Notice: While we don’t dive into specific developments following the 1st chapter, given how it drives the plot, we summarize the shocking events of the manga’s beginning in full. Those who want to jump into The Promised Neverland completely unaware may want to skip this review. A quick summary for such readers: it’s really, really good. Like, really.
A decade ago, Death Note captured the manga-reading world with its grim visuals and cat-vs-mouse narrative, featuring gods of death and killer notebooks used to purge the world of criminals. It was unlike anything Japanese manga anthology Weekly Shonen Jump had published before, what with its questions of morality (“is it okay to kill criminals?”) captivating its brooding teen audience and inspiring impassioned debates every which way on the Internet. As anyone reading VIZ Media’s digital localization of said anthology knows, however, Death Note may finally have met its match in The Promised Neverland, and what a coincidence — it also just happens to be penned by an artist/writer duo. Debuting last year by writer Kaiu Shirai and artist Posuka Demizu, The Promised Neverland is a thriller twice as dark and infinitely more heart-wrenching, owing to Shirai’s masterful storytelling and Demizu’s bewitching art.
Emma, Ray and Norman are three 11-year-old geniuses living at the Grace Field House Orphanage, raised under the care of a woman they know only as Mom. Grace Field is a children’s paradise, filled with food, warm beds and laughter filling its fields and halls. It may be a gated orphanage, yet that doesn’t stop the children from dreaming of the outside world: the books filling the library tell of animals, of trains and trucks, and of clothes differing from their dull white uniforms. But this neverland doesn’t last forever: before they reach the age of 12, children are assigned new foster homes and leave Grace Field for good.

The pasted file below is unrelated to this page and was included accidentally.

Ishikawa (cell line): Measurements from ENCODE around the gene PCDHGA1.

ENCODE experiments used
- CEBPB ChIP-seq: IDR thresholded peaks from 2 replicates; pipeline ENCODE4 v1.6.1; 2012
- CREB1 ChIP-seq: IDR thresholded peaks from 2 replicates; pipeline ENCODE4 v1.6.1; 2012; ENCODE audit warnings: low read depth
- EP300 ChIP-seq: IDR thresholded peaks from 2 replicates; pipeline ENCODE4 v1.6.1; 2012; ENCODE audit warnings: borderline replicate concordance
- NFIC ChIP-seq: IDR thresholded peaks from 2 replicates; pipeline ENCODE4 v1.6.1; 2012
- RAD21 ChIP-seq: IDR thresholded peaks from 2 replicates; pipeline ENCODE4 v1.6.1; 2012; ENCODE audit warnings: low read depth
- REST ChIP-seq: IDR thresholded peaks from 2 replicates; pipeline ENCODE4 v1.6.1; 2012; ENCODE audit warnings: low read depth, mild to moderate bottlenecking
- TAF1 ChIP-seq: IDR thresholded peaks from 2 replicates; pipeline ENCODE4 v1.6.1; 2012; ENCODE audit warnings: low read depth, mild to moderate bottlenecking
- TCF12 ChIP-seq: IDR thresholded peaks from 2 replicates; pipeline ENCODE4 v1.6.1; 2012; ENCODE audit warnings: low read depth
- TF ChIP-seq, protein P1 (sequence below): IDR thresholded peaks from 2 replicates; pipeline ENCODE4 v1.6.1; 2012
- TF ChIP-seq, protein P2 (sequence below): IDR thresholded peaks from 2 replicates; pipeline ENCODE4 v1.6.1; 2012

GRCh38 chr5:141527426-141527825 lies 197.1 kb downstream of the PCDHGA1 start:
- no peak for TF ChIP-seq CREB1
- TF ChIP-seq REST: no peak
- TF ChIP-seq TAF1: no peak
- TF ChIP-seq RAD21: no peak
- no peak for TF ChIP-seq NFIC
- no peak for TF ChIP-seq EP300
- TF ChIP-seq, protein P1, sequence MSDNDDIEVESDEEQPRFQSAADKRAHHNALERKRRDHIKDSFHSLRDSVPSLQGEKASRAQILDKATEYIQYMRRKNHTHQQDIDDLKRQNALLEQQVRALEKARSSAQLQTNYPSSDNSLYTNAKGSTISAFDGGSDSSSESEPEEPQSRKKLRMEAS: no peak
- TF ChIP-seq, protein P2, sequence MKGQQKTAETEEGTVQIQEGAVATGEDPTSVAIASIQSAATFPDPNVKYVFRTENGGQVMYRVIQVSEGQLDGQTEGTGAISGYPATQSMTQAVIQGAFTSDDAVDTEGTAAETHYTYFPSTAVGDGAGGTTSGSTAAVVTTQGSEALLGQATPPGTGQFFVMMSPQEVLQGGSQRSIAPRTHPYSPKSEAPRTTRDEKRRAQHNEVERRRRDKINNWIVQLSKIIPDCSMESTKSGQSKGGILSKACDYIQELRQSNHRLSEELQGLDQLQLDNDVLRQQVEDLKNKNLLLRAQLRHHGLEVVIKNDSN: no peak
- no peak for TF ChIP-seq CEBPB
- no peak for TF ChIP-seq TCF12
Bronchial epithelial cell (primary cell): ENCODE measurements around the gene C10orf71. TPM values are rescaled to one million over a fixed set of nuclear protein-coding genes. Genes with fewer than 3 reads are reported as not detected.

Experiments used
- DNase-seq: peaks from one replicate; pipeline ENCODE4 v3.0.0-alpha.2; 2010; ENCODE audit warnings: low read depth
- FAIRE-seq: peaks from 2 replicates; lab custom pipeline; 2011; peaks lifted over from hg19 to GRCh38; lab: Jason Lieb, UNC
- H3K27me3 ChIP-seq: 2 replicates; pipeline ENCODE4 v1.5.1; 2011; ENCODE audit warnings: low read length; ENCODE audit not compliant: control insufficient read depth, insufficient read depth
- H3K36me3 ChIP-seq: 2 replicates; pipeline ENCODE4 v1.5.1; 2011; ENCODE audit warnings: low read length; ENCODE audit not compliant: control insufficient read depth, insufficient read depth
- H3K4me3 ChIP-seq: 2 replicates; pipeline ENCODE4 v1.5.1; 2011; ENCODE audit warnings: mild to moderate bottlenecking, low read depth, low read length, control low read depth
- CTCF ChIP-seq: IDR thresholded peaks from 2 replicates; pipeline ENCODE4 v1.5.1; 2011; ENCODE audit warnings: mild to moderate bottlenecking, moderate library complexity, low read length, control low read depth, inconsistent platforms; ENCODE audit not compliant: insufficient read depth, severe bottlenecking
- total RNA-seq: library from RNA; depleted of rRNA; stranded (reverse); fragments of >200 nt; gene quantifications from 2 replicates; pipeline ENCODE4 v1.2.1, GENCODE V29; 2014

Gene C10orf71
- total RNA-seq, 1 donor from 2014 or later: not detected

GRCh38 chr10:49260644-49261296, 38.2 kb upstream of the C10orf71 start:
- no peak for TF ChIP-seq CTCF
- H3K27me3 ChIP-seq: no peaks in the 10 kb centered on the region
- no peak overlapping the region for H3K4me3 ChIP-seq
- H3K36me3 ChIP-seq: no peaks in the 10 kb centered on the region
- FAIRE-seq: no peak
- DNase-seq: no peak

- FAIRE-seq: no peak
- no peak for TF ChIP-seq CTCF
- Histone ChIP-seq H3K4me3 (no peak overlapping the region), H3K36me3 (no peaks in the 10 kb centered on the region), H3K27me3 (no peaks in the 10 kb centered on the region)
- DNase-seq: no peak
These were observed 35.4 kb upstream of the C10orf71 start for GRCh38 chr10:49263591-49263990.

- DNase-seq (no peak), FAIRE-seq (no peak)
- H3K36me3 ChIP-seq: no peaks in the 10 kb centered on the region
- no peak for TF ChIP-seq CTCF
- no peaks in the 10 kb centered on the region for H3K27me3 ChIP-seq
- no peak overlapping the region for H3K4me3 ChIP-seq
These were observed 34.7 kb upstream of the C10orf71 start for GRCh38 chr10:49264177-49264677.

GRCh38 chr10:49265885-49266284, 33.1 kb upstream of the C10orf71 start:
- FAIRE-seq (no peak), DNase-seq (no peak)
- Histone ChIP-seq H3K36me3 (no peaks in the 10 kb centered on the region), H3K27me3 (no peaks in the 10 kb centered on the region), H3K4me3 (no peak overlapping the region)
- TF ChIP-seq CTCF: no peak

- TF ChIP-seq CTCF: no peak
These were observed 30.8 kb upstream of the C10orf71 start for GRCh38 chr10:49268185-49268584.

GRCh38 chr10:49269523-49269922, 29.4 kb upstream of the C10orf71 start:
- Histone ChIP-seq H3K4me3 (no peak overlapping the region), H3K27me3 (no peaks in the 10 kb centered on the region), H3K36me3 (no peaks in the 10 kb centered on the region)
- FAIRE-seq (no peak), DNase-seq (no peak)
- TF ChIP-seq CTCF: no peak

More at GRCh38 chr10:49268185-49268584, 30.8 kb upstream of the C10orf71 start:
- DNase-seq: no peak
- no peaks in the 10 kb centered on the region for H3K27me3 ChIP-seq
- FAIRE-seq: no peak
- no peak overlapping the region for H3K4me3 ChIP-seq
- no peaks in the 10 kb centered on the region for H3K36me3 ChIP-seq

Before The Promised Neverland‘s beginning, such departures were the envy of every Grace Field orphan. But on the night six-year-old Conny makes an early farewell, Emma and Norman make a horrifying discovery: Grace Field is not an orphanage paradise, but a farm raising human children for consumption by demons, and their provider is none other than Mom. Teaming up with the loner Ray, they realize without any adults to rely on and death awaiting their stay, there is only one option: escape.
With children’s lives at stake, it’s all too easy to get caught up in the plight of The Promised Neverland‘s doe-eyed heroes. Following Chapter 1’s tragic revelation, Shirai hits the brakes on exposition and, as a good suspense-thriller should, lets the characters’ detective work set the stage. We see this as the pieces to Grace Field’s puzzle gradually click into place for the three children: how can Mom find any lost kids so easily, for instance? What’s the secret behind the haphazard shipping schedule? Are there more to certain daily rituals than they appear? Some answers are more obvious than others — typically the ones revolving around the more unusual activities — but none are more underutilized than the other, and excel in setting the stakes for Emma’s group.